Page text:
A man-made Hastings lake could be filled in as part of a $2 million Hastings District Council plan to better manage its industrial stormwater.

The amount of risk that Lowe's Lake posed to the region's drinking water was the subject of heated debate during 2019 local body elections.

The lake is part of the Heretaunga unconfined aquifer and is within the Frimley bore source protection zone. The district council-owned lake at 15 Hazelwood St is within 1km of 13 bores used for food processing, irrigation and drinking water supplies.

Concerns were raised earlier this year that nothing had been done after a June 2018 report to the Works and Services Committee identified the lake as a "potential risk to the Heretaunga Plains aquifer".

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The lake also previously tested for high levels of E. Coli.

On Friday, Hastings District Council said that an independent Tonkin and Taylor report found there is very low risk to the Frimley bore field from Lowe's Lake.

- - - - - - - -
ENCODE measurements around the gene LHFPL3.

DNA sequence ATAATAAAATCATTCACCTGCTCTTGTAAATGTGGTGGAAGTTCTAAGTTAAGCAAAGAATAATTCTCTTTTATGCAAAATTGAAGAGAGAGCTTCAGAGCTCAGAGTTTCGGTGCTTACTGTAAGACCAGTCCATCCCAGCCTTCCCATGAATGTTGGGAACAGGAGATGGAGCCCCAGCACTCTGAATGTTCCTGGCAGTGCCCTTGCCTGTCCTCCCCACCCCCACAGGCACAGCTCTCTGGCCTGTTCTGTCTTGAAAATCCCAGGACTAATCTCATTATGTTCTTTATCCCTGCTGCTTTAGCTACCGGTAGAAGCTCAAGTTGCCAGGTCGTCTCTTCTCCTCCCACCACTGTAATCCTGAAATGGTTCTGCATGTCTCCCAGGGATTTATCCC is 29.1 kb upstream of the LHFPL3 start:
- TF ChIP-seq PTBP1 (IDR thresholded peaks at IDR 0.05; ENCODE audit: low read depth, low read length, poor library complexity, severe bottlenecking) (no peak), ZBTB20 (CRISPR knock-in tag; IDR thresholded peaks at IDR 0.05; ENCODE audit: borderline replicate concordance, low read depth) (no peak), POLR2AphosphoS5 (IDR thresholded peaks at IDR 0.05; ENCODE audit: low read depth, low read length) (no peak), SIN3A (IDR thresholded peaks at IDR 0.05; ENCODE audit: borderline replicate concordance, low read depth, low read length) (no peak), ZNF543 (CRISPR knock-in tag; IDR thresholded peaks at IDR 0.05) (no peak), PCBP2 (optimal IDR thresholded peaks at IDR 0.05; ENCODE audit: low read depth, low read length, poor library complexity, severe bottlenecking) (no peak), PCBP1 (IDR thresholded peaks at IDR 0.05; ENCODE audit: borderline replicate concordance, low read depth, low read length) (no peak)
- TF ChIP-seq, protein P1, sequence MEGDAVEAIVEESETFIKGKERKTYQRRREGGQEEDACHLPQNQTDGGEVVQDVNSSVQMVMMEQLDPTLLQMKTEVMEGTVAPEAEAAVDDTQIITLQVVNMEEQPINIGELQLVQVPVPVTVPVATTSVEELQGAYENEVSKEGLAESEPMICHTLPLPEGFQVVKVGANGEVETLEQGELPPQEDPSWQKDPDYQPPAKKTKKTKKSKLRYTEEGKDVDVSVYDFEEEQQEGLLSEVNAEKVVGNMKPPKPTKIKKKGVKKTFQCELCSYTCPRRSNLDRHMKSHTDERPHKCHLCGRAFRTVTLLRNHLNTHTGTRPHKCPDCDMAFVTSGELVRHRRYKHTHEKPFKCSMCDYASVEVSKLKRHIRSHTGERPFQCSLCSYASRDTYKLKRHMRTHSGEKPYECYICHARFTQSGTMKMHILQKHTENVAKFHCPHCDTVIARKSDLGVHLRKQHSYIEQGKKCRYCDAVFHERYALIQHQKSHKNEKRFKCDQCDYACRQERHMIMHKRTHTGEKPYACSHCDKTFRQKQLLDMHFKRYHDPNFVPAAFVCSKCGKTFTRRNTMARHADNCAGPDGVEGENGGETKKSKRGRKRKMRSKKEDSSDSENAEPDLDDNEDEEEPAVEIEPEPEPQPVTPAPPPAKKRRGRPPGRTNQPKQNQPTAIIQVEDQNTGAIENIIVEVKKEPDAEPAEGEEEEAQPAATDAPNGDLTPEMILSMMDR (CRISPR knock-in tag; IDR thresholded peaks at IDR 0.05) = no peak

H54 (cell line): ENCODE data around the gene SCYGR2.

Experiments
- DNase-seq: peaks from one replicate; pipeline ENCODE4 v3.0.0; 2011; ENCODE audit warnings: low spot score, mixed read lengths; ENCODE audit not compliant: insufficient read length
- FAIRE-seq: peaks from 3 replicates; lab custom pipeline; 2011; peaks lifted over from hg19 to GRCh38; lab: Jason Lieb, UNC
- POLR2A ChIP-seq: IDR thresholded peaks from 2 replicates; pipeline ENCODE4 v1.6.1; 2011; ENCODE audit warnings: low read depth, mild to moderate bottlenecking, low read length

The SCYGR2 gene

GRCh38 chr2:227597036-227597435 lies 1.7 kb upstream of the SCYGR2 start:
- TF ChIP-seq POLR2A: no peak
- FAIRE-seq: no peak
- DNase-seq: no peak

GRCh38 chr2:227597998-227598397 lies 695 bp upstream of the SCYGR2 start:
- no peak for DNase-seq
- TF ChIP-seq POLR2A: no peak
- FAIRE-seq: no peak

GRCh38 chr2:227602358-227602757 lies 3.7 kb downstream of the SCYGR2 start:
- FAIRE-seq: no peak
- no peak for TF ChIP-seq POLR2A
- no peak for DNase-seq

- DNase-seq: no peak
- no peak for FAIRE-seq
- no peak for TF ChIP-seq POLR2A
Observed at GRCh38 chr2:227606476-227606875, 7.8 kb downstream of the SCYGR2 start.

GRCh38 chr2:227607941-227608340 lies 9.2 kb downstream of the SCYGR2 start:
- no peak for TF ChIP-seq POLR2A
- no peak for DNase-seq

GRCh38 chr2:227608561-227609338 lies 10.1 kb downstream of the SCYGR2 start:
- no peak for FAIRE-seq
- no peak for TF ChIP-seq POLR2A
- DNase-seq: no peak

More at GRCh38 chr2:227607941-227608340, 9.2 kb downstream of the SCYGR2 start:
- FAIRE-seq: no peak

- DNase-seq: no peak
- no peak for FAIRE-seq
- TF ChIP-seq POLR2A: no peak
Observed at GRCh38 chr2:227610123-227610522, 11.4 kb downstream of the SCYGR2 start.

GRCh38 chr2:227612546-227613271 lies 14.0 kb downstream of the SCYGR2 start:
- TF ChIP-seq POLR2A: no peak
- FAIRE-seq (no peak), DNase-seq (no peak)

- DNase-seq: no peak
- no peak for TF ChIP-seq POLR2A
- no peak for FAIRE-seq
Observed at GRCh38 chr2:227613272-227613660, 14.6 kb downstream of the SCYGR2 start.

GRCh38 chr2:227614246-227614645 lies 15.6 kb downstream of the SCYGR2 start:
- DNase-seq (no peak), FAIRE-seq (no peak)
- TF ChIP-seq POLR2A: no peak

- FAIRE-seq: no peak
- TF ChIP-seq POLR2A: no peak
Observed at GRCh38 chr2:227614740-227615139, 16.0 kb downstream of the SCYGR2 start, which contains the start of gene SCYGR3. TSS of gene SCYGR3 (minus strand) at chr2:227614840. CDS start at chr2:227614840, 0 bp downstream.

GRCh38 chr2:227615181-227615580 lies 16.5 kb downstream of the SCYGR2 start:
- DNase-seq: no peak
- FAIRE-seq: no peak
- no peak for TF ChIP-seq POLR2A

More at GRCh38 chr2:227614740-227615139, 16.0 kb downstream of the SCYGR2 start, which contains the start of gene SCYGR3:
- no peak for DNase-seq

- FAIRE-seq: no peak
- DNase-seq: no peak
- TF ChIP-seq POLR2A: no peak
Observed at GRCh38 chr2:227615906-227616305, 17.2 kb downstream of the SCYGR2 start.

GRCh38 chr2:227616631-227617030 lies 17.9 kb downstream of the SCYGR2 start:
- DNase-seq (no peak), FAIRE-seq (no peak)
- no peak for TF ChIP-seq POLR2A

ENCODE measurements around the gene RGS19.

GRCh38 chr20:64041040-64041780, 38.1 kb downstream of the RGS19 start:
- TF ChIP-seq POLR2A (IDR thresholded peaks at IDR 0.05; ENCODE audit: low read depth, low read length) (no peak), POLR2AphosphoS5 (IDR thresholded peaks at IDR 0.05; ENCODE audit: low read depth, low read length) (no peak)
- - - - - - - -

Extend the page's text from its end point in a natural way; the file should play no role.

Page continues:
But a spokesperson said that both HDC and Hawke's Bay Regional Council agreed that the way stormwater has been managed in industrial areas was "no longer appropriate" in achieving the expected environmental outcomes.

Both councils agreed changes need to be made to regional stormwater rules, the spokesperson said.

A multi-pronged strategy which combines stormwater treatment with a tighter catchment management framework is proposed.

Filling in the lake is one of many proposed changes.

Other ideas include a focus of "on property controls" in the industrial catchment which currently has stormwater flow into the lake. Tightening of rules around industrial activity is also part of this.

Adding stormwater treatment devices at the end of pipes to contain and remove contaminants such as spills, road runoff and overland flows which may enter the water.

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Hastings District Council will decide on Tuesday whether to agree to the proposed approach or continue with the current system.

A budget of $2m has been proposed for the district council to carry out the work.